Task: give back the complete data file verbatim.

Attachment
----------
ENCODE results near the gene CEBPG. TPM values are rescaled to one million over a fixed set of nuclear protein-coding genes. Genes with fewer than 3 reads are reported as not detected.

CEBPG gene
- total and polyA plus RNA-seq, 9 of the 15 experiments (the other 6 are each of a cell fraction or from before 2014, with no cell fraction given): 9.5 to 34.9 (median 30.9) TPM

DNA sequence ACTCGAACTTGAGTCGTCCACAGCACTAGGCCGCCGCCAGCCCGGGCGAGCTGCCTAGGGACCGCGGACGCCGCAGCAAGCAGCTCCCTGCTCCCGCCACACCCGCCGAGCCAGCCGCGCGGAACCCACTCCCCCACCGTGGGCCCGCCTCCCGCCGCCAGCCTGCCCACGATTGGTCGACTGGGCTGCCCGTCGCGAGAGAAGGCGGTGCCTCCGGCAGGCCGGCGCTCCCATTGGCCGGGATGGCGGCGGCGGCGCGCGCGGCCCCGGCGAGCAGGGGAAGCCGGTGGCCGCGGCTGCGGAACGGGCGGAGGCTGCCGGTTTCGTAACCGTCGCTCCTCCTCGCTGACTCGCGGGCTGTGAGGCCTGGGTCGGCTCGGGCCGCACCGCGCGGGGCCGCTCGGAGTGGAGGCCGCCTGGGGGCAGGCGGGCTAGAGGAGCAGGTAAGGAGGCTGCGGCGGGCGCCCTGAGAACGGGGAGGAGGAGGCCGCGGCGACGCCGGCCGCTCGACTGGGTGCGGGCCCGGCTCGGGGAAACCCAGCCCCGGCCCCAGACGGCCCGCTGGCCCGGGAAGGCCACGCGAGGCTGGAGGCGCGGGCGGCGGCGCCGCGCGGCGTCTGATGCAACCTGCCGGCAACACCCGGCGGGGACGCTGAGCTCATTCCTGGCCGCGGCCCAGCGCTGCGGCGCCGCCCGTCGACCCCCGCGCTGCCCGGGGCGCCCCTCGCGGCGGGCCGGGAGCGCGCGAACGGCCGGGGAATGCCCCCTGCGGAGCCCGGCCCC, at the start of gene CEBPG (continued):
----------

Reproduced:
ENCODE results near the gene CEBPG. TPM values are rescaled to one million over a fixed set of nuclear protein-coding genes. Genes with fewer than 3 reads are reported as not detected.

CEBPG gene
- total and polyA plus RNA-seq, 9 of the 15 experiments (the other 6 are each of a cell fraction or from before 2014, with no cell fraction given): 9.5 to 34.9 (median 30.9) TPM

DNA sequence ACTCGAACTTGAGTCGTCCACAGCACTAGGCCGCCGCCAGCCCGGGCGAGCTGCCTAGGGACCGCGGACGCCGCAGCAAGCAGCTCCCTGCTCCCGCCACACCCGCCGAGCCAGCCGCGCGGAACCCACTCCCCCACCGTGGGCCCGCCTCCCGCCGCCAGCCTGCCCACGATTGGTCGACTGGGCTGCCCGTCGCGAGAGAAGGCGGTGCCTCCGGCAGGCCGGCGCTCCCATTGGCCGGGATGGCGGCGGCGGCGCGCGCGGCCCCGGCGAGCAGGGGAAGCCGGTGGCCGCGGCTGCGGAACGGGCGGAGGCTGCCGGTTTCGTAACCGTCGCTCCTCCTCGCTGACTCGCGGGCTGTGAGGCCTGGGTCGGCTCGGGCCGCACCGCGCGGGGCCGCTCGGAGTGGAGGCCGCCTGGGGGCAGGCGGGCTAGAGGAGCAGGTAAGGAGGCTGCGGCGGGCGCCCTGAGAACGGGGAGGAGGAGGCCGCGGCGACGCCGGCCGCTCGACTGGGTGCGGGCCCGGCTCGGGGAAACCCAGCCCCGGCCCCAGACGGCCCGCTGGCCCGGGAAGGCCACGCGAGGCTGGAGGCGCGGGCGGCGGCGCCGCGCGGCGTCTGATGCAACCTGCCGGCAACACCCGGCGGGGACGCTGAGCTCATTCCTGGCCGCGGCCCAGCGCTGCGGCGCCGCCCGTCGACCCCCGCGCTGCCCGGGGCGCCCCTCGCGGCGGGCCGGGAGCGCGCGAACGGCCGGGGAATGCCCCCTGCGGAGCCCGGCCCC, at the start of gene CEBPG (continued):